During the height of the pandemic my husband suddenly asked If I had thought about what /where we would like our ashes to ‘rest’! I think there are certain regulations in France, but it did get us thinking We have agreed that a plot in a graveyard is not what we want.
We too have thought about that. There are plots in the village cemetery, but I would like my ashes to be interred in our orchard looking down the valley.
No need for any marker.
That’s a shame, do you remember my name before things were changed here?
@Lily On the other hand Fran has long ago insisted that we both belong in the local cemetary at the bottom of the hill, and I go along with that, but haven’t quite got round to asking the Mairie yet for a reservation. If we live long enough our plot will get closer and closer to where we are now. I wonder if I could strike a deal with the funeral man. Should be cheaper.
My father, who would be on the staff organising the military’s tanker driver crews if he was still serving [he did that stuff when there was a dockers’ strike in the ‘70’s] wrote a ‘manual’ of how to go about the paperwork, starting with 'Go to the hospital registrar’s office for the death certificate. Ask for 5 more certified copies’ …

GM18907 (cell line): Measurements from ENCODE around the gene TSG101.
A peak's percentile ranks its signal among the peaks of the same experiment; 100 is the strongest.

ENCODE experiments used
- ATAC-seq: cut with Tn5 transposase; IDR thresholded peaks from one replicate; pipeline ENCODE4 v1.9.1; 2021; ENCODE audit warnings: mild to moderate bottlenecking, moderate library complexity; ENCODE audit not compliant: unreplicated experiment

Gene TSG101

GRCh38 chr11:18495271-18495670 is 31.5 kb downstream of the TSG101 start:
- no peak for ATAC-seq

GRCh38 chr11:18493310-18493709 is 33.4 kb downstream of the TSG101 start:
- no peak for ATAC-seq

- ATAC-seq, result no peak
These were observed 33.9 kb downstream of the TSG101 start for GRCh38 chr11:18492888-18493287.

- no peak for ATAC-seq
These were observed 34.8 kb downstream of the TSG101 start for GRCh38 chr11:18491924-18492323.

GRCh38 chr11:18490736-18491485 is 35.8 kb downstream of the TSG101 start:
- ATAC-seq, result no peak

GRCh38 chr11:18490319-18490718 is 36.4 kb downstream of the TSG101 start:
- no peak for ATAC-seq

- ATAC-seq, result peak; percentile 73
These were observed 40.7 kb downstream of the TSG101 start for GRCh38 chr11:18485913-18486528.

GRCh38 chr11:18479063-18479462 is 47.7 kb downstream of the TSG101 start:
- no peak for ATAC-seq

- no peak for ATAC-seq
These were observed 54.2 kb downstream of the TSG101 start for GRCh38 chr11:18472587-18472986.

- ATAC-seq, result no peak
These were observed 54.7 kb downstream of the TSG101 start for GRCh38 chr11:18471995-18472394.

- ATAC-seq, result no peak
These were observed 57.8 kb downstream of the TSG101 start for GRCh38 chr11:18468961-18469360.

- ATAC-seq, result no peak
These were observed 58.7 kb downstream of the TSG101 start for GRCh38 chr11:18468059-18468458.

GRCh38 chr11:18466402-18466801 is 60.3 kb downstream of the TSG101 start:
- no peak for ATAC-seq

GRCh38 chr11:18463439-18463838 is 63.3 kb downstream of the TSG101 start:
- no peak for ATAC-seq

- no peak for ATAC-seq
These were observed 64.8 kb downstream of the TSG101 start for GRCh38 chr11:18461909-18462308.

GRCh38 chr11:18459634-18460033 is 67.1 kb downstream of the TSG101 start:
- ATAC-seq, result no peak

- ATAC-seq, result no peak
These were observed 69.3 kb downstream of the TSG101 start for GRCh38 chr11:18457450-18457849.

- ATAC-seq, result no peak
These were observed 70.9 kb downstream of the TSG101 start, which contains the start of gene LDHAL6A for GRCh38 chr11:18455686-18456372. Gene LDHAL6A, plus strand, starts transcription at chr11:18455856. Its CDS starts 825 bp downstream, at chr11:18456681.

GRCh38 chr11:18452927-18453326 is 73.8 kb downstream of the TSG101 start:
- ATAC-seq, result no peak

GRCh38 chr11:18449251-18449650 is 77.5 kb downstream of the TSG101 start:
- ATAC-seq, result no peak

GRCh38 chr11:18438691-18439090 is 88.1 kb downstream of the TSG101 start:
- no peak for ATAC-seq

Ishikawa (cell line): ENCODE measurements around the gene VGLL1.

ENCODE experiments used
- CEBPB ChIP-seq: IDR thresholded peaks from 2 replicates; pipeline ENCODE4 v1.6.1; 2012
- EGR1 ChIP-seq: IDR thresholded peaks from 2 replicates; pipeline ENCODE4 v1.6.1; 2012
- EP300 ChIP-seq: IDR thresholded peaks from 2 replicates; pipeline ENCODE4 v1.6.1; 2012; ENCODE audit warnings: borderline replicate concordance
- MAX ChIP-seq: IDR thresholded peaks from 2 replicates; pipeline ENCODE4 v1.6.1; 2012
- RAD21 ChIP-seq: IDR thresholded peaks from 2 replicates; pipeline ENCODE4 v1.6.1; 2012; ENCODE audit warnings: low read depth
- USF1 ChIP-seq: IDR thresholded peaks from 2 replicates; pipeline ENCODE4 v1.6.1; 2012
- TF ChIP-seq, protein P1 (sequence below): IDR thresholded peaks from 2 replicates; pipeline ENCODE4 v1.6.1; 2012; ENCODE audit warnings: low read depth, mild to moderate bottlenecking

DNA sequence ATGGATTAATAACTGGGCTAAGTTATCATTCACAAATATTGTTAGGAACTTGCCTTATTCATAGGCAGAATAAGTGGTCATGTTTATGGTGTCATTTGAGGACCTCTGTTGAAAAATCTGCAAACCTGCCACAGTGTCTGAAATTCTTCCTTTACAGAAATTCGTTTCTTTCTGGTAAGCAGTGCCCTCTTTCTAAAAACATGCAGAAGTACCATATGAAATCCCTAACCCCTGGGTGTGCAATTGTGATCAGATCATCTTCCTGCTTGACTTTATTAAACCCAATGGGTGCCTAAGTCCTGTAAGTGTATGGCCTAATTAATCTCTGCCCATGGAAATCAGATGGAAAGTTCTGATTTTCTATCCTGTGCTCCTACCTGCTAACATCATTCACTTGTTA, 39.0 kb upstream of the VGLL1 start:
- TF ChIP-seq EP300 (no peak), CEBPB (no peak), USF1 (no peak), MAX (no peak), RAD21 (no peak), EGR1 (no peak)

There were no passwords or PINS to deal with but this manual was such a help in getting all the paperwork done at a time when one just wants to sit - stupified and numb. Here one minute, gone the next for him. But the manual was to hand. It concluded with a phrase I cannot forget, for its dissociation from him and with the reason for all this - “Cremation is preferred”.
The manual came in handy when my mother died. Same routine. All she had offered was, “I don’t want any of that nonsense”, not specifying what ‘that nonsense’ was but I guessed it might be religious nonsense. Asked, "Well, what do you want?"got no reply.
Both my father and mother left nothing specific as ‘aide memoires’. I had trouble with a lovely bow-fronted chest of drawers which was one of the stars of her collection of fine furniture. I had absolutely no use for it but was torn about selling it but a pal reminded me “Your mother was not a chest of drawers”, so off to Bonham’s it went.
I do wish she had captioned the photos, tho’. All the pix of her on her wartime service in Java, Sumatra, Celyon, India, Malaya, Singapore … but there is a caption for this.
Mrs Nation taking blood from Lance Corporal Robinson, R.Sigs. Queen Alexander’s Royal Military Hospital. Singapore. 1956.
I am Tail End Charley. My mother never grasped the irony when she used to say, “You are all I have left, now” because the obvious response would have been unkind, painful.
I vary between, “Well. It’ll be nothing to do with me because there won’t be a me” to “A bit unfair to leave whatever friends I have left to deal with anything - or tell whoever enquires that they are not inclined to get involved”.